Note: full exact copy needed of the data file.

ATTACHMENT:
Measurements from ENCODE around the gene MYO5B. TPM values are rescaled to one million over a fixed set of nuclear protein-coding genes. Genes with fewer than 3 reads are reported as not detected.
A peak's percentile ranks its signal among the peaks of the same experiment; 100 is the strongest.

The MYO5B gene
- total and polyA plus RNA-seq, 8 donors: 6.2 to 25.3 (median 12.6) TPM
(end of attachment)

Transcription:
Measurements from ENCODE around the gene MYO5B. TPM values are rescaled to one million over a fixed set of nuclear protein-coding genes. Genes with fewer than 3 reads are reported as not detected.
A peak's percentile ranks its signal among the peaks of the same experiment; 100 is the strongest.

The MYO5B gene
- total and polyA plus RNA-seq, 8 donors: 6.2 to 25.3 (median 12.6) TPM